About the car

Charging Cables and Adapters

Last modified: 2020-02-24

5 min(s) read

Parts of this article have been adapted from: https://spaceboatoflightandwonder.wordpress.com but more recently updated with info about new additons. So, it turns out that there is no agreed upon “best” way to get the electricity from the charger into your car.  Different electric car manufacturers put different sockets on their cars and there are a bunch of different vendors of electricity on the road that cater to different types of socket.  To me, it seems pointlessly confusing, but there you go. Anyway, Tesla uses a socket on the car which looks like what’s called a “type 2” connector. It turns out that there is some cleverness in the socket design that means that the Model S/X can use a standard type 2 connector, but the Supercharger has a plug that is able to reach the parts that a normal type 2 connector cannot reach.[1] This enables the supercharger to unleash the beast on your Model S/X without people being able to accidentally plug their Renault Zoe into it, or something like that. There are a bunch of Superchargers dotted about the place (use Zapmaps/Plugshare or Tesla to find them). Locations are spreading across the UK but some areas are still black spots so, if you want to give yourself the best chance of arriving at your destination without potentially having to make some extensive detours, then you’re going to want to get hold of some adaptors to allow you to charge at non-supercharger locations.

What do you get for free / included with the car?

Note: this has slighly changed now but the fundamentals are still the same, to see the differences read: Tesla Mobile Connector (sometimes referred to as a UMC / Universal Mobile Connector) Explained including Gen 1 & Gen 2 differences Tesla gives you some adaptors to allow you to charge at home.  This comes in a handy bag with all the bits in.  It looks like this: This is basically a long (six metres) cable that has a plug that goes into the car on one end and another plug on the other end.  You can then connect either a 3-pin domestic plug or a “commando” plug onto the end of the cable.  Charging from a 3-pin plug is eminently possible (we’ve done it a number of times) but it’s painfully slow.  You get about 6 mph charging rate.  This is a perfectly serviceable charger, but has the disadvantage that you kind of have to get the cable out and plug it into charger and then to the car every time you get home. For a full guide on home charging visit our Charging at Home Guide As an aside, here’s what our chargers look like: The one on the left is the a Commando 32amp lockable socket and the one on the right is the ROLEC one.  Firstly, you’ll notice that we have both chargers.  That’s because it turned out that it was cheaper to get both chargers installed than it was to get one installed.  It seemed like a no-brainer to us.  You can just seen the cable emerging from the bottom of the ROLEC charger. So, that’s the stuff that comes as standard. You can charge at home and you can supercharge.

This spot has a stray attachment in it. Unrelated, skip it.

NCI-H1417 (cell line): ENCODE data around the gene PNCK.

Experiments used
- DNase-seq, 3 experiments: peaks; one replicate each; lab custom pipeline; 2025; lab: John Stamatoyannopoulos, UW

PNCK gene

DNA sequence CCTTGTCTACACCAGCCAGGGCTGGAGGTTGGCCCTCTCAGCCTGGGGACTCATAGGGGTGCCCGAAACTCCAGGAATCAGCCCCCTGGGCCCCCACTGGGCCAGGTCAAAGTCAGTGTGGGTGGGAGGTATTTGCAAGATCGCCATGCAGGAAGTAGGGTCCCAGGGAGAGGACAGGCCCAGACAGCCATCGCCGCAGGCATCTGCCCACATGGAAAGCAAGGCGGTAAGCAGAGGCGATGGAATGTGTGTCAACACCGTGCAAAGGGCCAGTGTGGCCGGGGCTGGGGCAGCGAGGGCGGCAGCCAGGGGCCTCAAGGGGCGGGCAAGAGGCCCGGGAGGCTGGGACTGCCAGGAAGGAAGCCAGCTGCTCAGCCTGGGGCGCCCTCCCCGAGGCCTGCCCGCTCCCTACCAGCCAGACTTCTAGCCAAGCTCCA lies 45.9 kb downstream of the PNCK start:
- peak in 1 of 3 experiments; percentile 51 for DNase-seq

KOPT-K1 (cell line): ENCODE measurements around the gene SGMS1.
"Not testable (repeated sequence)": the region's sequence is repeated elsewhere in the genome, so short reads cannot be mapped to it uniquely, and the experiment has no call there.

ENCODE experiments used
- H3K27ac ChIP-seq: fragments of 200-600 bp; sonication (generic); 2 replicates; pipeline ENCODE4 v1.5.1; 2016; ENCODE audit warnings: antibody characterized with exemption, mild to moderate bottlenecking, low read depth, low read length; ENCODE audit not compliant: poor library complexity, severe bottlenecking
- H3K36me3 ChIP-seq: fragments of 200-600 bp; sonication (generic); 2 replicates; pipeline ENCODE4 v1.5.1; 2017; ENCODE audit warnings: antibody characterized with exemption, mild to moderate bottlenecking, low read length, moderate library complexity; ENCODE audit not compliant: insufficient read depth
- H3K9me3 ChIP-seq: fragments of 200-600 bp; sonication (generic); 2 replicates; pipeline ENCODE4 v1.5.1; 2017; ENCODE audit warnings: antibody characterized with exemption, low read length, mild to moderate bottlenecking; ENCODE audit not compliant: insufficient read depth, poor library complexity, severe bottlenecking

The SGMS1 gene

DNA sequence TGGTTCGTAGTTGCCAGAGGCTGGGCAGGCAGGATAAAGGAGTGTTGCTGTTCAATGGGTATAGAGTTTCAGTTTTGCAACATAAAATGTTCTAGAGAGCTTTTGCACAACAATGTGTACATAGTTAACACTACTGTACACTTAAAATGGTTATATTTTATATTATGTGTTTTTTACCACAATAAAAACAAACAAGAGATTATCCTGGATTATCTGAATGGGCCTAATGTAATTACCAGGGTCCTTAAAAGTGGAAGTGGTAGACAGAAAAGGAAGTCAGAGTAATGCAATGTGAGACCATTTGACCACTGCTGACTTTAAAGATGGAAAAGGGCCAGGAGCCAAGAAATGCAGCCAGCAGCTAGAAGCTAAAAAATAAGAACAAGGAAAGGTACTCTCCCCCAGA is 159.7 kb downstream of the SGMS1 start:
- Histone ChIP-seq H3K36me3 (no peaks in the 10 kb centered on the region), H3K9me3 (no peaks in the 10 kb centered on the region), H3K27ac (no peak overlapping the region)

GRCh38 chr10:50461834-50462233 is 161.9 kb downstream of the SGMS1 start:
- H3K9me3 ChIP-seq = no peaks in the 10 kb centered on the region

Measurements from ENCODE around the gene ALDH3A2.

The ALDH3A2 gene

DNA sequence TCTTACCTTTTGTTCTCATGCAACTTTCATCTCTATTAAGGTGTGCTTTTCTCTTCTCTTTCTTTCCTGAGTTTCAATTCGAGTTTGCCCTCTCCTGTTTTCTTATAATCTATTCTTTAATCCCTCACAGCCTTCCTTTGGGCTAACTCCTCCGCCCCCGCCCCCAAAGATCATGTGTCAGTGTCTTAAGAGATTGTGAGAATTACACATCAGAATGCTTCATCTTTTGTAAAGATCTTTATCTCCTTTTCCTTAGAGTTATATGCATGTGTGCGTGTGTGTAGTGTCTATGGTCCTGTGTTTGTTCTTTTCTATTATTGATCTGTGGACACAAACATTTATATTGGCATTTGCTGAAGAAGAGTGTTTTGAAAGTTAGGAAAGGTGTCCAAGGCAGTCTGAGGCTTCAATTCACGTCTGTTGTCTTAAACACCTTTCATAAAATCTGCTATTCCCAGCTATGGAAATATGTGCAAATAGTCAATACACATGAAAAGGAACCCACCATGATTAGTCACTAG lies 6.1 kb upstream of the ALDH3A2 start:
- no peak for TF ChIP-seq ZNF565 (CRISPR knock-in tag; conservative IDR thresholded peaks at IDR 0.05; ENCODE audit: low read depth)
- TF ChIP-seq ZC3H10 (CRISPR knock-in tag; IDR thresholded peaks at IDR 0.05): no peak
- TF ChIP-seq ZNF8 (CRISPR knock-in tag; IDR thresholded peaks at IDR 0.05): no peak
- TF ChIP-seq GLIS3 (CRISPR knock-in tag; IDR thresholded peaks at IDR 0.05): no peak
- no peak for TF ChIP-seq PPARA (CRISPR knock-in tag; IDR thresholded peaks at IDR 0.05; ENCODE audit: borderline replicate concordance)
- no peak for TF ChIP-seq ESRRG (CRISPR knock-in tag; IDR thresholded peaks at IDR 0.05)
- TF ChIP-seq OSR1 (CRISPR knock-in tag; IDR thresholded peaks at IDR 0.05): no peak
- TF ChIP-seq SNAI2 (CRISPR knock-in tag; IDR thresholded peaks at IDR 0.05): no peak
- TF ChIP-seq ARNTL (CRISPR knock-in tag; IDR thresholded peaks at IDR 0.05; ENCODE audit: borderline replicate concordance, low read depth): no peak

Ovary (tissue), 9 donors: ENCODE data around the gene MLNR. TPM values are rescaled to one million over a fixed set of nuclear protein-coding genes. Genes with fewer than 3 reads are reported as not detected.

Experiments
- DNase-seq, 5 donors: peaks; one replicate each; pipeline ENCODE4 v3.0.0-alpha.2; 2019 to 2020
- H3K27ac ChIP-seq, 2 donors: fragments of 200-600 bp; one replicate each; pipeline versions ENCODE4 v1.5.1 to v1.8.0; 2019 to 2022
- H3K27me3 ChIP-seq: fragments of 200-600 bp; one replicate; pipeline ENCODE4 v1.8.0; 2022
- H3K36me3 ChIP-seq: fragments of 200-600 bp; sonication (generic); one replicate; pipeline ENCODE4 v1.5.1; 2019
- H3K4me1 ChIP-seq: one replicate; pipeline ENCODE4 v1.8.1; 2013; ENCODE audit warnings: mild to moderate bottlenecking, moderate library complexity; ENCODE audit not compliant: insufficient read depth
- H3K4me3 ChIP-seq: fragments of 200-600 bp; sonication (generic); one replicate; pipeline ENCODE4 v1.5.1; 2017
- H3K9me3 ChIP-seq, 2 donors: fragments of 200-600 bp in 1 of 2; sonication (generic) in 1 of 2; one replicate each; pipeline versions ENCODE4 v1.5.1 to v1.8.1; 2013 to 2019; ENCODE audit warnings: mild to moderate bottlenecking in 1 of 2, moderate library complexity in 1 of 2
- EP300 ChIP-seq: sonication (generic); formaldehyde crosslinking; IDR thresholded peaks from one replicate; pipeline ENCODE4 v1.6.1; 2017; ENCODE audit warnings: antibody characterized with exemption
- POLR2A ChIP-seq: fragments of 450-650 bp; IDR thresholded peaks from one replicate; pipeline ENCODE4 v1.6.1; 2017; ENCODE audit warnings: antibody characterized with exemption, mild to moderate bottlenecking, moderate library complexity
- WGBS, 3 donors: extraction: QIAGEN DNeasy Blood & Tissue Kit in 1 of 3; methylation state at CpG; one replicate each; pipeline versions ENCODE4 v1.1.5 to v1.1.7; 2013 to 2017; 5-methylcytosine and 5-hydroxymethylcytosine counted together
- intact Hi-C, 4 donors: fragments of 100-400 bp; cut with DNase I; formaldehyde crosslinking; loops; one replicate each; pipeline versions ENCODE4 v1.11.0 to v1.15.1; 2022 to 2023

Charging at CHAdeMO chargers

CHAdeMO chargers are important in the UK because [the green energy company] Ecotricity is building what it calls the “Electric Highway“ and in places like Scotland the rapid charger network is fantastic. There are a lot more of these chargers than there are Tesla superchargers and they cover a much wider area of the country.  Bonus. The Ecotricity chargers (or “electricity pumps”, as they like to call them ???? ) have a whole bunch of connectors on them, one of which is a type 2 connector. However, this is a bit of a red herring, since this connector doesn’t deliver that much power. The one that you want for charging the Model S/X (unless you have a CCS adapter) is the CHAdeMO connector, which you’ll need an adaptor to connect to. (p.s. we rent them out to paid supporters if you’re doing a road trip). It looks like this: Unfortunately, this thing is quite expensive. There’s no easy way to say this… it’s over £400.  Once you’ve got it though it’s fairly easy to use and the Ecotricity “fast” chargers are something like 50 kW, we typically get a charge rate of about 100 mph from them. We find that the CHAdeMO adaptor and the standard cable kit fit quite happily into one of the side pockets in the Model S boot. This keeps them out of the way and means that stuff that you have in the boot doesn’t obstruct your access to them. Read this full guide on the Tesla CHAdeMO adaptor

Type 2 plugs

The type 2 plug is commonly found on slower chargers.  Things like Chargemaster or PodPoint charge points, however, you also sometimes find these types of plug in things like shopping centre car parks, which can be helpful. Anyway, if you want to use this type of charging point, then you have to have another cable in the car.  Ours looks like this:

CCS adapter

A new addition to charging (at least for S/X owners) is the CCS adapter, this allows CCS charging (up to 200kW). All cars now come with the adapter (except Model 3 which has it built in), however, you can also get Tesla to retrofit the required in car charging and you get an included CCS adapter (limited to 150kW) at the same time.


So, that’s all the cables that we find one needs for almost any occasion. Here’s a picture showing what all the plugs actually look like on all the different types of cable, sometimes that kind of thing is useful ????


[1] – See post by “Donald” on 6th Jan 2016 here

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